Background: Vascular contributions to cognitive impairment and dementia (VCID) are the second leading cause of dementia behind only Alzheimer's disease (AD); however, VCID is commonly found as a co-morbidity with sporadic AD. We have previously established a mouse model of VCID by inducing hyperhomocysteinemia in both wild-type and amyloid depositing mice. While we have shown the time course of neuropathological events in the wild-type mice with hyperhomocysteinemia, the effect of amyloid deposition on this time course remains unknown; therefore, in this study, we determined the time course of neuropathological changes in our mouse model of hyperhomocysteinemia-induced VCID in amyloid depositing mice. Methods: APP/PS1 mice were placed on either a diet deficient in folate and vitamins B6 and B12 and enriched in methionine to induce hyperhomocysteinemia or a control diet for 2, 6, 10, 14, or 18 weeks. Immunohistochemistry and gene expression analysis were used to determine neuroinflammatory changes. Microhemorrhages and amyloid deposition were analyzed using histology and, finally, behavior was assessed using the 2-day radial arm water maze. Results: Neuroinflammation, specifically a pro-inflammatory phenotype, was the first pathological change to occur. Specifically, we see a significant increase in gene expression of tumor necrosis factor alpha, interleukin 1 beta, interleukin 6, and interleukin 12a by 6 weeks. This was followed by cognitive deficits starting at 10 weeks. Finally, there is a significant increase in the number of microhemorrhages at 14 weeks on diet as well as redistribution of amyloid from the parenchyma to the vasculature. Conclusions: The time course of these pathologies points to neuroinflammation as the initial, key player in homocysteine-induced VCID co-morbid with amyloid deposition and provides a possible therapeutic target and time points.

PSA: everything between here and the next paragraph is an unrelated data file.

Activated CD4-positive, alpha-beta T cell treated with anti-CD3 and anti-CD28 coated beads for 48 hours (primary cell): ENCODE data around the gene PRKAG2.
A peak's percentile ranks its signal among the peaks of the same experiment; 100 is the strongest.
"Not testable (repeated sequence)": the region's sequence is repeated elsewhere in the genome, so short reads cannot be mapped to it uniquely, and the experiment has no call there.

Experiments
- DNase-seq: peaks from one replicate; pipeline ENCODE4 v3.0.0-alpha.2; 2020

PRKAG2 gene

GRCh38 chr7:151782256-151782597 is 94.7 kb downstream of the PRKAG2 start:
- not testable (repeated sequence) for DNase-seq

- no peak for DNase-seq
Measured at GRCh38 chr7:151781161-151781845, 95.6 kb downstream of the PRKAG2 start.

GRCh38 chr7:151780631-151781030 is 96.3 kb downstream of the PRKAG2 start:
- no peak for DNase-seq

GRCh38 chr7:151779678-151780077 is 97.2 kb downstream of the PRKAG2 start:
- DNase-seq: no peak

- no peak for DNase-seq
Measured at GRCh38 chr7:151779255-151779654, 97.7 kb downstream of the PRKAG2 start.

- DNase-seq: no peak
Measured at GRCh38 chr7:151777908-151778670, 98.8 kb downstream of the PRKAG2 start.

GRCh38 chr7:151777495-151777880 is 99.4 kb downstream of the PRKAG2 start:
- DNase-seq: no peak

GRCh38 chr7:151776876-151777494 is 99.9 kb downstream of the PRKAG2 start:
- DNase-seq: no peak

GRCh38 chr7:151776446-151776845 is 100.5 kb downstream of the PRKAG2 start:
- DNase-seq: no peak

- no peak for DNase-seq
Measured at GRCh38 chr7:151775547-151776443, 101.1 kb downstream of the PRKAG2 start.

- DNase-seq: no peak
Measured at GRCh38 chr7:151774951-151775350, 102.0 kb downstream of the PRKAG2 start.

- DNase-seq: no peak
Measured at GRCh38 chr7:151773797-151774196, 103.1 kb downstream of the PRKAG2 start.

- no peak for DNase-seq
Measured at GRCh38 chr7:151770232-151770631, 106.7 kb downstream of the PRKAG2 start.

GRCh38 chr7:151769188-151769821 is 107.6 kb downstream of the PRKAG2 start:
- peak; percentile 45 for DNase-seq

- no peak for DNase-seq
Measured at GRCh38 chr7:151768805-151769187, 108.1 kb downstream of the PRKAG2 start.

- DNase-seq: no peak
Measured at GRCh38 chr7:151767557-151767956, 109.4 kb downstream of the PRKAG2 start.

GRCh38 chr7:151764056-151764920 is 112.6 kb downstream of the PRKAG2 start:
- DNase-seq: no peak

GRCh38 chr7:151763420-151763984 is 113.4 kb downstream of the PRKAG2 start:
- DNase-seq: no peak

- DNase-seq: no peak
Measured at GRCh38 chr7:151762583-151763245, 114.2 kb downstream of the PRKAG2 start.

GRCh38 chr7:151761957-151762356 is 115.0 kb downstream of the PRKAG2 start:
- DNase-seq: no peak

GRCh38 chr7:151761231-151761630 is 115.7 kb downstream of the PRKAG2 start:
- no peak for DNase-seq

|Journal||Journal of Neuroinflammation|
|State||Published - Dec 30 2019|
Bibliographical notePublisher Copyright:
© 2019 The Author(s).
- Alzheimer's disease
- Astrocytic end-feet
- Vascular contributions to cognitive impairment and dementia
ASJC Scopus subject areas
- Neuroscience (all)
- Cellular and Molecular Neuroscience